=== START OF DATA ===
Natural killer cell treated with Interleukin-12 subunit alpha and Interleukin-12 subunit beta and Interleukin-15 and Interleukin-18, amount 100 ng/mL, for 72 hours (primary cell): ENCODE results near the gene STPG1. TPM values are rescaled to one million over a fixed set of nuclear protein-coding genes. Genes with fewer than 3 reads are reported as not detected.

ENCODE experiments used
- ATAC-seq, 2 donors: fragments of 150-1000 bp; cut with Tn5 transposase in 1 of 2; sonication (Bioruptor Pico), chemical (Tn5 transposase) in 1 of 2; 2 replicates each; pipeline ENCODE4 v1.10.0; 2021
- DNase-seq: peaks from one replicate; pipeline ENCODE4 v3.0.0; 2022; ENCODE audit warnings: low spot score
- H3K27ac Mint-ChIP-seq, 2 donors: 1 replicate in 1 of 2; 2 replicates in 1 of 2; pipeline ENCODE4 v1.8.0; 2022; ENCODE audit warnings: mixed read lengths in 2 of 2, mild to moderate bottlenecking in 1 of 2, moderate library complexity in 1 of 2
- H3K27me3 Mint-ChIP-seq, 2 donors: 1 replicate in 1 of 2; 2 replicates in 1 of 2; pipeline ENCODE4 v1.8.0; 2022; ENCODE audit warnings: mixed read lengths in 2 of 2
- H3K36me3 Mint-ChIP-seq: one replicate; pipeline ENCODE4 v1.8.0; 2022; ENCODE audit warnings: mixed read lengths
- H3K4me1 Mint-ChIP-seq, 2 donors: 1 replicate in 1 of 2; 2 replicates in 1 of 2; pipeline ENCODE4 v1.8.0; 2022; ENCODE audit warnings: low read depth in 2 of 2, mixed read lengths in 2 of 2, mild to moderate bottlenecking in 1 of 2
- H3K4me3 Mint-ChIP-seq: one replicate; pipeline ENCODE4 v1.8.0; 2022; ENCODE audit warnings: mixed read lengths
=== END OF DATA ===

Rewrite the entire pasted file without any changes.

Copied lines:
Natural killer cell treated with Interleukin-12 subunit alpha and Interleukin-12 subunit beta and Interleukin-15 and Interleukin-18, amount 100 ng/mL, for 72 hours (primary cell): ENCODE results near the gene STPG1. TPM values are rescaled to one million over a fixed set of nuclear protein-coding genes. Genes with fewer than 3 reads are reported as not detected.

ENCODE experiments used
- ATAC-seq, 2 donors: fragments of 150-1000 bp; cut with Tn5 transposase in 1 of 2; sonication (Bioruptor Pico), chemical (Tn5 transposase) in 1 of 2; 2 replicates each; pipeline ENCODE4 v1.10.0; 2021
- DNase-seq: peaks from one replicate; pipeline ENCODE4 v3.0.0; 2022; ENCODE audit warnings: low spot score
- H3K27ac Mint-ChIP-seq, 2 donors: 1 replicate in 1 of 2; 2 replicates in 1 of 2; pipeline ENCODE4 v1.8.0; 2022; ENCODE audit warnings: mixed read lengths in 2 of 2, mild to moderate bottlenecking in 1 of 2, moderate library complexity in 1 of 2
- H3K27me3 Mint-ChIP-seq, 2 donors: 1 replicate in 1 of 2; 2 replicates in 1 of 2; pipeline ENCODE4 v1.8.0; 2022; ENCODE audit warnings: mixed read lengths in 2 of 2
- H3K36me3 Mint-ChIP-seq: one replicate; pipeline ENCODE4 v1.8.0; 2022; ENCODE audit warnings: mixed read lengths
- H3K4me1 Mint-ChIP-seq, 2 donors: 1 replicate in 1 of 2; 2 replicates in 1 of 2; pipeline ENCODE4 v1.8.0; 2022; ENCODE audit warnings: low read depth in 2 of 2, mixed read lengths in 2 of 2, mild to moderate bottlenecking in 1 of 2
- H3K4me3 Mint-ChIP-seq: one replicate; pipeline ENCODE4 v1.8.0; 2022; ENCODE audit warnings: mixed read lengths